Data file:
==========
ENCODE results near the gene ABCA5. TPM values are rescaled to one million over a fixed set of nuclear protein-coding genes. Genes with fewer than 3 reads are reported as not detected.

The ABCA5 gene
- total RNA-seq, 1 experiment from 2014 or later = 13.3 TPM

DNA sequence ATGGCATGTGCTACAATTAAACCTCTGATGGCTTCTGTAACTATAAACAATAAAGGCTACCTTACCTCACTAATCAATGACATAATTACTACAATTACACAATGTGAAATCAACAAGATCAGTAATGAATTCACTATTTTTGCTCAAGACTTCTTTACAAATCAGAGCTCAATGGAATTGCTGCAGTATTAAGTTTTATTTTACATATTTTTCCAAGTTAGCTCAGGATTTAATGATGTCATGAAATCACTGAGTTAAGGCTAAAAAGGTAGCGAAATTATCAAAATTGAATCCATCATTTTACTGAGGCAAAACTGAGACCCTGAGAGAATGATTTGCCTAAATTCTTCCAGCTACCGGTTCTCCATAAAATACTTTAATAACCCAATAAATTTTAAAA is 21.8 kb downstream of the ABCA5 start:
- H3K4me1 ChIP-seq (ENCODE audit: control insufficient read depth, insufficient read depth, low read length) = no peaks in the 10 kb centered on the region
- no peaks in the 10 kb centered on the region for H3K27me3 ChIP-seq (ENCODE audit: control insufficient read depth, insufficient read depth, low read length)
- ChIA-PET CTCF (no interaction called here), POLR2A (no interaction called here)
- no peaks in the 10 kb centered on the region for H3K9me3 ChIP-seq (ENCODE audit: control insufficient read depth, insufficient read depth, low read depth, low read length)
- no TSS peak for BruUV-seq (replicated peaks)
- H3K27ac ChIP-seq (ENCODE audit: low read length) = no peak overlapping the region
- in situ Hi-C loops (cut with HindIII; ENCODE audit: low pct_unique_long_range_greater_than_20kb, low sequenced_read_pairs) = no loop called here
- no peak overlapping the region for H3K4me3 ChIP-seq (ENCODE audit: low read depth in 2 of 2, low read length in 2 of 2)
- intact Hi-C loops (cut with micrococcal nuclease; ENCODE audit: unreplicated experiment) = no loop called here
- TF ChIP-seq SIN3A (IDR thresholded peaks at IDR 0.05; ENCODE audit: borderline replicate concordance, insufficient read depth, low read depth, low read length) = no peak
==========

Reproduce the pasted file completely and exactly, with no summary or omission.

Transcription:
ENCODE results near the gene ABCA5. TPM values are rescaled to one million over a fixed set of nuclear protein-coding genes. Genes with fewer than 3 reads are reported as not detected.

The ABCA5 gene
- total RNA-seq, 1 experiment from 2014 or later = 13.3 TPM

DNA sequence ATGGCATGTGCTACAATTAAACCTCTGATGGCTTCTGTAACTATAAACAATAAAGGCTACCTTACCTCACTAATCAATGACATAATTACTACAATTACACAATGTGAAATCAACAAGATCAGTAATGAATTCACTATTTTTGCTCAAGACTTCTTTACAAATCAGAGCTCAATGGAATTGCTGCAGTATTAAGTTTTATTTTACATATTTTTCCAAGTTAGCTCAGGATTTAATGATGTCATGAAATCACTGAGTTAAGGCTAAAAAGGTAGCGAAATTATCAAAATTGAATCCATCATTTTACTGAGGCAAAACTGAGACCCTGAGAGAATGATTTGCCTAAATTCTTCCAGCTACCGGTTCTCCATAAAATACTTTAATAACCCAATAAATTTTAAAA is 21.8 kb downstream of the ABCA5 start:
- H3K4me1 ChIP-seq (ENCODE audit: control insufficient read depth, insufficient read depth, low read length) = no peaks in the 10 kb centered on the region
- no peaks in the 10 kb centered on the region for H3K27me3 ChIP-seq (ENCODE audit: control insufficient read depth, insufficient read depth, low read length)
- ChIA-PET CTCF (no interaction called here), POLR2A (no interaction called here)
- no peaks in the 10 kb centered on the region for H3K9me3 ChIP-seq (ENCODE audit: control insufficient read depth, insufficient read depth, low read depth, low read length)
- no TSS peak for BruUV-seq (replicated peaks)
- H3K27ac ChIP-seq (ENCODE audit: low read length) = no peak overlapping the region
- in situ Hi-C loops (cut with HindIII; ENCODE audit: low pct_unique_long_range_greater_than_20kb, low sequenced_read_pairs) = no loop called here
- no peak overlapping the region for H3K4me3 ChIP-seq (ENCODE audit: low read depth in 2 of 2, low read length in 2 of 2)
- intact Hi-C loops (cut with micrococcal nuclease; ENCODE audit: unreplicated experiment) = no loop called here
- TF ChIP-seq SIN3A (IDR thresholded peaks at IDR 0.05; ENCODE audit: borderline replicate concordance, insufficient read depth, low read depth, low read length) = no peak